Jhgn ransomware is a very generic file-encrypting malware, one of the more recent versions of the Djvu/STOP ransomware. The malicious actors operating this ransomware family release new versions on a regular basis, with at least a couple of versions appearing every week. Once initiated on a computer, Jhgn ransomware encrypts users’ files, adds the .jhgn extensions, and requests money in exchange for a decryptor. Jhgn ransomware is regarded as a very serious infection because file recovery isn’t always possible. The malware authors will offer a decryptor for $980, though paying the ransom is very risky because it does not mean a decryptor would be sent to you. Users who have a backup should have no issues with file recovery as long as they first remove Jhgn ransomware from their computers.
All of your personal files will immediately start being encrypted as soon as the Jhgn ransomware is initiated. Among encrypted files will be photos, images, documents, videos, and other personal files. You’ll easily be able to tell which files have been encrypted because they will have .jhgn added to them. An encrypted image.jpg, for instance, would become image.jpg.jhgn. Unless you have a special decryptor, you won’t be able to open these files. The steps for obtaining the decryptor are explained in the _readme.txt ransom note. The decryptor costs $980, according to the note, but victims who contact the malware operators within the first 72 hours are allegedly eligible for a 50% discount. Whether that is exactly the case is not clear, but generally speaking, paying the ransom is not recommended. Because there is nothing stopping the malicious actors from simply taking your money, keep in mind that you might not necessarily receive a decryptor.
You need to use anti-malware software to remove Jhgn ransomware. It’s a very sophisticated malware infection that should be removed using professional software. As soon as the ransomware has been completely removed, you can connect to your backup and begin recovering files.
File recovery will be significantly more challenging, if not impossible, for users who were not backing up files prior to infection. The only option is to wait for the release of a free Jhgn ransomware decryptor, albeit it is debatable if this will be possible. This ransomware encrypts files using online keys, which makes it incredibly challenging for malware researchers to create decryptors. However, waiting for a free Jhgn ransomware decryptor is the only option for people who do not have a backup.
Ransomware distribution methods
When users download malicious email attachments, use torrents to pirate copyrighted content, click on dangerous adverts while browsing high-risk websites, etc., they’re at a much higher risk of infecting their computers with all kinds of malware. Bad browsing habits are one of the main reasons why users infect their computers with malware. We strongly recommend not only developing better online habits but also familiarizing yourself with how malware is distributed.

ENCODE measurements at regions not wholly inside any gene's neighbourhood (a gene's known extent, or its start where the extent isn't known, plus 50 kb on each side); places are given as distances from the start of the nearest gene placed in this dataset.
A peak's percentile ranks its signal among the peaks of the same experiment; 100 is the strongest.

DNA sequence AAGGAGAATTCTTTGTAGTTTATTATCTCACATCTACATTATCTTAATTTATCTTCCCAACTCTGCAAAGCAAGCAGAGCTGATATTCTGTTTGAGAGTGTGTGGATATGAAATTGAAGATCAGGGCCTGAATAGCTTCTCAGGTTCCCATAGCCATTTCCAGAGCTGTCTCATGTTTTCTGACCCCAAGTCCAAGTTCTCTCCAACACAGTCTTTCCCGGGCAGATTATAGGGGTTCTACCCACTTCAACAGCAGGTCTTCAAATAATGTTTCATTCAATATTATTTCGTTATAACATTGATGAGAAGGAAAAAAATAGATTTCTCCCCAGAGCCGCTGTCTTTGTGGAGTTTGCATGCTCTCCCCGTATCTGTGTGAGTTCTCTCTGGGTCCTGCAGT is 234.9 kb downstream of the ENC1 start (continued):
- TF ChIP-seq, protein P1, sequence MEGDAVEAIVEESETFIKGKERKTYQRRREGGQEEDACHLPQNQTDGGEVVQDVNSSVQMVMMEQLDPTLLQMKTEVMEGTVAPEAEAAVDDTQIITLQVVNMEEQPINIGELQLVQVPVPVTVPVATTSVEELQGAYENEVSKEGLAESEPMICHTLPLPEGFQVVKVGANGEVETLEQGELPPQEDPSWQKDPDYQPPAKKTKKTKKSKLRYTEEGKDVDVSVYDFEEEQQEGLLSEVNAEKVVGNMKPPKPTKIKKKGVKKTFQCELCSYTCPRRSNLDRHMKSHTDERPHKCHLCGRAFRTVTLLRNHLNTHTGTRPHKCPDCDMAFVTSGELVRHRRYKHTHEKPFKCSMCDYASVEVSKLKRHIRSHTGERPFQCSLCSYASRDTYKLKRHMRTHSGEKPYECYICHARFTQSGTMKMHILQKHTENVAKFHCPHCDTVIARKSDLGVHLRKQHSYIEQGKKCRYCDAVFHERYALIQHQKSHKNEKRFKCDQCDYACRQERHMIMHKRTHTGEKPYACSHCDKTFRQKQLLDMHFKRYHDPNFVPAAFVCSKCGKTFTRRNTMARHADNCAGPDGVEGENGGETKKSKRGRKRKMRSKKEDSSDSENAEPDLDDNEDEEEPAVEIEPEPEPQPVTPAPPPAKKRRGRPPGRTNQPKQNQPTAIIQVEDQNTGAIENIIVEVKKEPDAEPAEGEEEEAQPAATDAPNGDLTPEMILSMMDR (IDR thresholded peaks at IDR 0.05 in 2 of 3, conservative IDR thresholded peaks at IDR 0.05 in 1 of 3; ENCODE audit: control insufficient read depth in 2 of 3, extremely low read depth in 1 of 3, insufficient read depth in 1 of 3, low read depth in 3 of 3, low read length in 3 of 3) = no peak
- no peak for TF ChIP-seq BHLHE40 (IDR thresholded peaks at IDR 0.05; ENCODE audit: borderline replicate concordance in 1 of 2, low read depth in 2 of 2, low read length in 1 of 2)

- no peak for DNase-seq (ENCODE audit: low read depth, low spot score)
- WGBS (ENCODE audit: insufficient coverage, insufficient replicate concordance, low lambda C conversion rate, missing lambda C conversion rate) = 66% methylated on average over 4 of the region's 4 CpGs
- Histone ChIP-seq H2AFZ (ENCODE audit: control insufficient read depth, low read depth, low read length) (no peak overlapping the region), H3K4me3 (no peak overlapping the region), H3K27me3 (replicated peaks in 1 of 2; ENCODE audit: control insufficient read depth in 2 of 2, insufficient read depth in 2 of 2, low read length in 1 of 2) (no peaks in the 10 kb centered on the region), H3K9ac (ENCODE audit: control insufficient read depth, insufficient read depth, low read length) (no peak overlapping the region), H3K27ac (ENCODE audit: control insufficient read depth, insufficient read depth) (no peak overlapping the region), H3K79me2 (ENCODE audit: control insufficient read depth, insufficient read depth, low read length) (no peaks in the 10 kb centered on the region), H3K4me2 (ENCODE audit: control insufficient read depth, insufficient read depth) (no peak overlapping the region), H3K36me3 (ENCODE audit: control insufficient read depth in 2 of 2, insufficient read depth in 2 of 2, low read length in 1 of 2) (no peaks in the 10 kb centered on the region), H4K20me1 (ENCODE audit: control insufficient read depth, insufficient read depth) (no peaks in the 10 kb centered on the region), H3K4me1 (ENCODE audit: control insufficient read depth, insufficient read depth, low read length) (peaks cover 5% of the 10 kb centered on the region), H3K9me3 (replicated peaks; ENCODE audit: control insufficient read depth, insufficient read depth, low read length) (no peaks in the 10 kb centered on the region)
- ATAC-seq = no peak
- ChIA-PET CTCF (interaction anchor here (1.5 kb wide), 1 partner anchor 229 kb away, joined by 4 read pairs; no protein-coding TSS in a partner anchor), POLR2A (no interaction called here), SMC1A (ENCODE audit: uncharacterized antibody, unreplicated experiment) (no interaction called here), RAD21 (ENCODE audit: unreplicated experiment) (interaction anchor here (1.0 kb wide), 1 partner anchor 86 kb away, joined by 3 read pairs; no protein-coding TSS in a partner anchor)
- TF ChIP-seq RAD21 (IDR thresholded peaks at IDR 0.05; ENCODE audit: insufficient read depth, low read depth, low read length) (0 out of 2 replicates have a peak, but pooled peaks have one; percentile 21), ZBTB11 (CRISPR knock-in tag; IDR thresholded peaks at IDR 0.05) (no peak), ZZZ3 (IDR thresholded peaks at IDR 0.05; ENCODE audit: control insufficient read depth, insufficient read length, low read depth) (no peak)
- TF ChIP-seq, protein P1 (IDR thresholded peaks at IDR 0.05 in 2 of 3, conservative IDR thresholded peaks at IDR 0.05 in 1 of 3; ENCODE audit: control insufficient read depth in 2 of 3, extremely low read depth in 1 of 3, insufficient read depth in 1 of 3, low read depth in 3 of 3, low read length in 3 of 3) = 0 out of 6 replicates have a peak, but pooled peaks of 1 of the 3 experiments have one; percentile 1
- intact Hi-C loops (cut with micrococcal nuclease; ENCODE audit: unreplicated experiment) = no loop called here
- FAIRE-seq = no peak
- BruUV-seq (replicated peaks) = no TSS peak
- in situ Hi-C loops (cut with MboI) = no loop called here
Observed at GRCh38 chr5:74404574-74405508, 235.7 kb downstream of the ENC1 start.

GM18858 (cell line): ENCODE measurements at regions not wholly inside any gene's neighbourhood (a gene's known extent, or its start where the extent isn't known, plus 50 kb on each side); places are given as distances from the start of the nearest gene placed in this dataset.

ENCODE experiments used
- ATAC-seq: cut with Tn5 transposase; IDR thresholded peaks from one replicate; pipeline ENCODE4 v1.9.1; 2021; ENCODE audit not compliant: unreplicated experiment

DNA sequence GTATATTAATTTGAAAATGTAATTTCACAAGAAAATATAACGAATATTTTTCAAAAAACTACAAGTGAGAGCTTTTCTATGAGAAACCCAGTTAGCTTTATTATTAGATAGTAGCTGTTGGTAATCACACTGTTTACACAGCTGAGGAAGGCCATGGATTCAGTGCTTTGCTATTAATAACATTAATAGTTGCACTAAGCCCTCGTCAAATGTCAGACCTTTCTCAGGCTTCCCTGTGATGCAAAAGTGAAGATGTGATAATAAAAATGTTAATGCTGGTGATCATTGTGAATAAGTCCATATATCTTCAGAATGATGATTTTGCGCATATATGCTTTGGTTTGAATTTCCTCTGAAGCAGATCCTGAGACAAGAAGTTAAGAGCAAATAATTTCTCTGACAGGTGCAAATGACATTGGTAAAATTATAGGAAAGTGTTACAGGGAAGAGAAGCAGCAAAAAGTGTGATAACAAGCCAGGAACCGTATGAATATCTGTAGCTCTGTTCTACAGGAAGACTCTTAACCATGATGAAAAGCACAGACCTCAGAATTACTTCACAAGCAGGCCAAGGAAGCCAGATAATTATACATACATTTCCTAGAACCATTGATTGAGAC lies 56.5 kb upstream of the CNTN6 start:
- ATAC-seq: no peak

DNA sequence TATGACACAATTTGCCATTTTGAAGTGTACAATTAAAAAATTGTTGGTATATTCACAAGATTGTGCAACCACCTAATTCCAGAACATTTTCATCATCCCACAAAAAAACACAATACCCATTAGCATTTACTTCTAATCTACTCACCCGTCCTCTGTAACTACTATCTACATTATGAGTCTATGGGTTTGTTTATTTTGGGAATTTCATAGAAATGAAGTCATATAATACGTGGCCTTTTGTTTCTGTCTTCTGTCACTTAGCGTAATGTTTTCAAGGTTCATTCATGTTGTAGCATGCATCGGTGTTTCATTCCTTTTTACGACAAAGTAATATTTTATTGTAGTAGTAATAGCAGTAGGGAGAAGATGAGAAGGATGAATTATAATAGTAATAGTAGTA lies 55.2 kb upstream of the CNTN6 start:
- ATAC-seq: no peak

If your email address has been leaked (you can check on haveibeenpwned), you will occasionally receive a malicious email of some kind. Those emails are usually harmless as long as you don’t interact with them. But when an email has a malicious attachment, the moment you open it, the malware will initiate. This is why it’s important to check all unsolicited email attachments with anti-malware software or VirusTotal before opening them. But even without anti-virus software, it’s pretty easy to identify malicious emails in most cases. Senders usually claim to be from legitimate companies but the emails are full of grammar/spelling mistakes, making it immediately obvious that something is not right. Malicious emails also use generic words like User, Member, Customer, etc., to address users when legitimate emails would use users’ names.
Malicious actors also use torrents to distribute malware. Because torrent sites are often poorly regulated, cybercriminals can easily upload torrents that include malware. Malware is frequently found in torrents for well-known films, video games, TV series, software, etc. So pirating using torrents is not only stealing content but also dangerous for your computer/data.
How to remove Jhgn ransomware
Given that ransomware is a very sophisticated virus infection, attempting to manually remove Jhgn ransomware is not recommended. If you’re not careful, you could unintentionally damage your computer even more, or you might not completely remove all ransomware components. The ransomware may be able to recover if you still leave some components. And if you tried to access your backup while the ransomware was active on your computer, your backed-up files would also be encrypted. We strongly recommend using anti-malware software to remove Jhgn ransomware. You can safely connect to your backup to begin file recovery once the ransomware has been removed.
Jhgn ransomware is detected as:
- Win32:AceCrypter-V [Cryp] by Avast/AVG
- Trojan.Crypt (A) by Emsisoft
- HEUR:Trojan.Win32.Strab.gen by Kaspersky
- Packed-GDT!98122F1B2B71 by McAfee
- Trojan:Win32/Raccrypt.GB!MTB by Microsoft
- Trojan.GenericKD.50199478 by BitDefender
- Trojan.MalPack.GS by Malwarebytes
- Ransom.Win32.STOP.YXCD1 by TrendMicro